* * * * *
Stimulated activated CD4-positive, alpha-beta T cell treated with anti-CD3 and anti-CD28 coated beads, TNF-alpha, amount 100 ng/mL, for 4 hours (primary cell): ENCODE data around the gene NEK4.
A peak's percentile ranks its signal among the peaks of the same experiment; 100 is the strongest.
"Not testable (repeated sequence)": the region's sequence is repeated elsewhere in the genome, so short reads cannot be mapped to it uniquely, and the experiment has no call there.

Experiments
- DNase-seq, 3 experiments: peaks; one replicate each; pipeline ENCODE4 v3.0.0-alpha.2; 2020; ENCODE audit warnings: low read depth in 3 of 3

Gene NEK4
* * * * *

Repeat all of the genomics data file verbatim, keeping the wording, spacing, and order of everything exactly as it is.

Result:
Stimulated activated CD4-positive, alpha-beta T cell treated with anti-CD3 and anti-CD28 coated beads, TNF-alpha, amount 100 ng/mL, for 4 hours (primary cell): ENCODE data around the gene NEK4.
A peak's percentile ranks its signal among the peaks of the same experiment; 100 is the strongest.
"Not testable (repeated sequence)": the region's sequence is repeated elsewhere in the genome, so short reads cannot be mapped to it uniquely, and the experiment has no call there.

Experiments
- DNase-seq, 3 experiments: peaks; one replicate each; pipeline ENCODE4 v3.0.0-alpha.2; 2020; ENCODE audit warnings: low read depth in 3 of 3

Gene NEK4